Customer service makes or breaks a business and good enough just isn’t. This weekend, I ended up having burritos from two competing franchises. Let’s call them Good Burrito and Better Burrito. Both offer super fresh ingredients, make them with specifically the ingredients and toppings you ask for, are pretty quick, and are very tasty. I never really thought about the differences until sampling them back to back.
Good Burrito asked what toppings I wanted and shuffled me from person to person as the burrito moved down the line. By the end of the line, three different people had contributed to my dinner. Henry Ford would be proud of the assembly line efficiency. Better Burrito had one person who put my food together and what a difference that one person made.
Supergregarious, he seemed to truly be interested in my day. How was my Saturday going, was I working or off, where did I work, did I like it there? When adding ingredients he’d brag on them a little: These vegetables are great, we cook them with… You can’t go wrong with that salsa, it’s great on everything…
A couple of important points. This took NO MORE time, in fact it was probably quicker because I didn’t have to repeat what I wanted like I did when getting passed from person to person at Good Burrito. He never got bogged down in the conversation. I never felt like I was being interrogated. It never felt fake or forced. Instead he gave the impression that he was really interested in my day and in making me the perfect burrito.
Then when I got to the register to pay I asked to get a brownie. The woman at the register (also superfriendly) said, “Let me find you a good one. They put the old ones on top.” And she dug through the basket until she found one. It looked like all the others, but she proclaimed it worthy. When I decided to get a brownie to take home for my wife, she dug through the basket again.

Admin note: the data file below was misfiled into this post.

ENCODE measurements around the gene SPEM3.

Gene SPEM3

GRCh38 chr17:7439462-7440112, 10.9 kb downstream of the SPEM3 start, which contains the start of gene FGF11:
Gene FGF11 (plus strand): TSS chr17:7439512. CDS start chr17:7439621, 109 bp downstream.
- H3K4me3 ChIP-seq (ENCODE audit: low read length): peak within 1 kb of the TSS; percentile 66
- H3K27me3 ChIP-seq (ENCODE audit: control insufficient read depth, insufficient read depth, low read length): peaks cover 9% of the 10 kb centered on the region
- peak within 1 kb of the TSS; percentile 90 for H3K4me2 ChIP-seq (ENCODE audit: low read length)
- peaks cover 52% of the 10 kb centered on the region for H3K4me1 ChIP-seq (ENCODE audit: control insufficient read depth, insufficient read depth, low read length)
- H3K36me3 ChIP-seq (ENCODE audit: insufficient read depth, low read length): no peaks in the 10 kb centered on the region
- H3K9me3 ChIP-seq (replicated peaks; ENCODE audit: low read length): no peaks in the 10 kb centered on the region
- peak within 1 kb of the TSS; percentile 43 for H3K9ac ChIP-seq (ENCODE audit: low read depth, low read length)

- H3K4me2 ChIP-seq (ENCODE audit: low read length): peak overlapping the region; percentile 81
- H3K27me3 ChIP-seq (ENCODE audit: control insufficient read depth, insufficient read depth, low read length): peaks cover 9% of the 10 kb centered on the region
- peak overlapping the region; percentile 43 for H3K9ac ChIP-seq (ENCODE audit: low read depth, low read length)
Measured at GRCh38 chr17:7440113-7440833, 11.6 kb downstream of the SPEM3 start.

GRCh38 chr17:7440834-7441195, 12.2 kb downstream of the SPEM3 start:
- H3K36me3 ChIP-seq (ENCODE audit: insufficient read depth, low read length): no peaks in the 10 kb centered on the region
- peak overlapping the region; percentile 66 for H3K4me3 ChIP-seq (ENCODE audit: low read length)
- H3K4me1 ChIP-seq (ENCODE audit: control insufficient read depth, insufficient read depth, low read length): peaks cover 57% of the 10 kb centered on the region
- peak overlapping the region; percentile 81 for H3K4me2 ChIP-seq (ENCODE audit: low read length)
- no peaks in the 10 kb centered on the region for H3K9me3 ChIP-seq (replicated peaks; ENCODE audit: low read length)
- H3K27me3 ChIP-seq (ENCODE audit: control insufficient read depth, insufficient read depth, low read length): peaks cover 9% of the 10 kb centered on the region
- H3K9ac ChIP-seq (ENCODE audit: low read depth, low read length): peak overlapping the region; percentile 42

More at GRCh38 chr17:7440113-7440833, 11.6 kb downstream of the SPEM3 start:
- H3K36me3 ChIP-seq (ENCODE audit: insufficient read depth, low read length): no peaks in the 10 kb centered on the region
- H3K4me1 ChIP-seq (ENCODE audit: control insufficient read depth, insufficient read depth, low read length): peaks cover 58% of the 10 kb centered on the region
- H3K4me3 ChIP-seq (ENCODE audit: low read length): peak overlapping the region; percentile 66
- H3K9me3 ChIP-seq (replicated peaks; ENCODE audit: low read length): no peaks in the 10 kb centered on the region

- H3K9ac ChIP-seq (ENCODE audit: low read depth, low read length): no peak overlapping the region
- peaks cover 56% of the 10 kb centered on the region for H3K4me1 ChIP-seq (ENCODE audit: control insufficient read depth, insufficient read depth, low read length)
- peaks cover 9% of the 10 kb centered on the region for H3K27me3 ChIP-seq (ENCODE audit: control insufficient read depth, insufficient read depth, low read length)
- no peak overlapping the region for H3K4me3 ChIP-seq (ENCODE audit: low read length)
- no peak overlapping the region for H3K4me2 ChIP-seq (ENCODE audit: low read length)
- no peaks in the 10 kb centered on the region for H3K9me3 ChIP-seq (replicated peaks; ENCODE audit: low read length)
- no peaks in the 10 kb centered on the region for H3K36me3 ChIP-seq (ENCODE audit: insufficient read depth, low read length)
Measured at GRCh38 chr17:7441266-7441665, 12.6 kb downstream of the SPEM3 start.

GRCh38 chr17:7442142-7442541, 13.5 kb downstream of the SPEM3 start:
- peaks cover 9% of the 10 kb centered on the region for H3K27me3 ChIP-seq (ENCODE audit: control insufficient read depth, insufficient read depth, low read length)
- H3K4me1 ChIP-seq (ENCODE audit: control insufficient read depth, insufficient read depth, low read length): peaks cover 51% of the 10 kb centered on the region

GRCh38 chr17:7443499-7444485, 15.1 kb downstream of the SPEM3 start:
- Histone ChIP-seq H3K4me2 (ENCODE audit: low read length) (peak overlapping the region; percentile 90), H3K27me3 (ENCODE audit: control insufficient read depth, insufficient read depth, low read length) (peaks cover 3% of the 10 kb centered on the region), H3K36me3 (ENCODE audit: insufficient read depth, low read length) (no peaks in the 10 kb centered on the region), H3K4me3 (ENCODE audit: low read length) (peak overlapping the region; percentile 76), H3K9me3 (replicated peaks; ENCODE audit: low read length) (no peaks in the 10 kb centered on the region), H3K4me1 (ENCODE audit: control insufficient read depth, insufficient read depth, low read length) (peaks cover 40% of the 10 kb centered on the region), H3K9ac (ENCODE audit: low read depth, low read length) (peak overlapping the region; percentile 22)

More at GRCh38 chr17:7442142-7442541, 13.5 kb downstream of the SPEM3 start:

Here’s the most important point: Whether they cared about me, my day, and my lunch doesn’t matter. What matters is that they made me feel like they did. It took no more time, cost no more money, and made all the difference.
The HR and business lessons I take from this:
Hire right! Here’s the secret to hiring people: hire people who give a damn. Nothing else matters unless they care. If they care, the rest is largely irrelevant. I’ll take under qualified people who care over qualified but apathetic people any day. Qualified and they give a damn? Score! I suspect that the guy making my burrito was following a semi-scripted patter. But he was so fluid and did it so well that it came across as very authentic. And, he was clearly a very outgoing person and a good fit for a customer facing role. The woman at the register went out of her way to find a good brownie. It’s hard to train people to care or go above and beyond. Much easier to hire for it.
Train right. Again, I suspect that much of it was patter, but done so well it felt natural, not forced. That requires a lot of practice, role playing, feedback, more practice, etc.
Think twice about your dress code. Employees at both places were clean and well groomed. Except that the three workers I saw at Better Burrito had long hair (male), blond dreadlocks (female), purple hair (female), and a heavy emphasis on tattoos and face piercings. And they were supernice, not too cool for you, not angsty, not indifferent. Let’s see, person who gives a damn and has nose rings or one who is unpierced and indifferent? Hmmm, easy choice.
Sustained business performance requires great customer service. Great customer services requires great people. Great people requires an intense focus on hiring right and training well. That requires leadership that truly gets the DIRECT connection between people and performance.
The final lesson? Great customer service trounces good customer service every time. Good enough customer service never is.